- 1294-1397 (Creation)
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Formerly known as St Giles' Hospital, the Great Hospital in Norwich is still a functioning charitable, residential institution and its archives extend from the thirteenth century to the twentieth century. Prior to the Municipal Reform Act of 1835, the Mayor and Corporation acted as trustees for a large number of City charities. The most ancient was the Great Hospital (founded by Walter Suffield, Bishop of Norwich, in 1249), whose records are the largest and most complete of any of the City charities.
While most English hospitals were dissolved at the Reformation in the sixteenth century, the Great Hospital was one of very few which survived. On Henry VIII's death in 1547, it was surrendered to the new Protestant monarch, Edward VI. The Norwich city fathers, however, were sufficiently astute to recognize the important rôle which the Hospital might play in caring for the city's poor (who then posed a serious social problem). Edward VI succumbed to local pressure and returned the ownership of the Hospital and its possessions, land and property to the corporation, which then used it to prioritise and channel charitable work in the community. Thus, through its acquisition by the corporation, the Hospital continued to function and its records became part of the city archives.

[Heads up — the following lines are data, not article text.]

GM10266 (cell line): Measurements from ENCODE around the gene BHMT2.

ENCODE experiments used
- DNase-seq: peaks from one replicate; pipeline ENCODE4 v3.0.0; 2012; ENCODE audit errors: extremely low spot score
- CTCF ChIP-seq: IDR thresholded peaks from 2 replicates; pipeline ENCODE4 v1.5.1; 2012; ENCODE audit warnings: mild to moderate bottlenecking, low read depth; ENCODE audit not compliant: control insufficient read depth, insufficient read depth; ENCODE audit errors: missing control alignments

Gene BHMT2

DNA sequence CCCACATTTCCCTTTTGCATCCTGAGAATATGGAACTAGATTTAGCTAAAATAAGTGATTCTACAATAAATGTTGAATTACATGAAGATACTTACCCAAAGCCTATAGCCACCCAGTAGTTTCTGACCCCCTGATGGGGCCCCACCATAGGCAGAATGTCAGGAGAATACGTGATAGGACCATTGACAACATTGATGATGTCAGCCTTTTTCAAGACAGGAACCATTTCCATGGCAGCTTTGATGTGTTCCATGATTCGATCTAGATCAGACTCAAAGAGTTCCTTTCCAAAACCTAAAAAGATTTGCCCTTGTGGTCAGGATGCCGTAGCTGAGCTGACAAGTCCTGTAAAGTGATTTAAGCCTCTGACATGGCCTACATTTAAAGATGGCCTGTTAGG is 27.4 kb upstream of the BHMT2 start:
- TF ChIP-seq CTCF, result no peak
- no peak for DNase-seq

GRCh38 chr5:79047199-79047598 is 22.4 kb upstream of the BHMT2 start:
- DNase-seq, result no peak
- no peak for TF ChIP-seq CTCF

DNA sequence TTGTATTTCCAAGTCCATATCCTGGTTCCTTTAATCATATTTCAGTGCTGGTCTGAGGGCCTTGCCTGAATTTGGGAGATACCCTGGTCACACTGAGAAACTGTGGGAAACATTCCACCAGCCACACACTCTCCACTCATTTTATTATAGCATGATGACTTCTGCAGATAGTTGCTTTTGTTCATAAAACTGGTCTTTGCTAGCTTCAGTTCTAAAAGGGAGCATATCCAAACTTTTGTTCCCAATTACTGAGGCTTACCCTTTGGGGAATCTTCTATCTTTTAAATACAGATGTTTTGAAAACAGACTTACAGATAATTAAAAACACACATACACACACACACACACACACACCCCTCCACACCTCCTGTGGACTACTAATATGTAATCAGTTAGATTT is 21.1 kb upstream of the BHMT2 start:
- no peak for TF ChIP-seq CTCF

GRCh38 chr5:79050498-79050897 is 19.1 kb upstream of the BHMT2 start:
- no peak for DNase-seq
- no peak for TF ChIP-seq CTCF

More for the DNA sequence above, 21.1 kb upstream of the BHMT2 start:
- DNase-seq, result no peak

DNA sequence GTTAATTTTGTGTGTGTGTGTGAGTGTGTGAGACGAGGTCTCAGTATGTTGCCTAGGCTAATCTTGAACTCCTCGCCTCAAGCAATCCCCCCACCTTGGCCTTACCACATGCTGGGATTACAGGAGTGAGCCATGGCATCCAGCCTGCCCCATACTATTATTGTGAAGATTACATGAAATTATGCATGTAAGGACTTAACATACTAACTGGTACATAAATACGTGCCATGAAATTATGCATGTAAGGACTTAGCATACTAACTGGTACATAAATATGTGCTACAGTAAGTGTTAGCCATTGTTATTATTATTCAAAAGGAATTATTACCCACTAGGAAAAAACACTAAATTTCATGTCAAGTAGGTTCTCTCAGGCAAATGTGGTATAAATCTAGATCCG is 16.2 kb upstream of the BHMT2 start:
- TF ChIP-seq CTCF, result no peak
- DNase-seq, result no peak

By the terms of Edward VI's charter by letters patent in 1547, forty poor people were to be accommodated in the Hospital (then called 'God's House'), looked after by the keeper of the House and a team of four matrons or women keepers, but by the end of the century, the number had risen to 54. In 1633, owing to increased revenues, the numbers of inhabitants had increased to 86 though there were still only four women keepers. Seven years later, there were 95 inhabitants, looked after by five matrons. Of these inhabitants, the original 40 provided for by charter had been augmented by two paid for by legacies in Francis Rugg's will, two more by the will of Alderman Henry Fawcett and the remainder allowed by the mayor and aldermen because of the increase in revenues. Presumably finances were tight when in 1647, numbers were down to 71 and the team of matrons only four women, but by the early Commonwealth period, there were again 95 poor and five matrons. By 1685, a hundred poor folk were accommodated in the Hospital.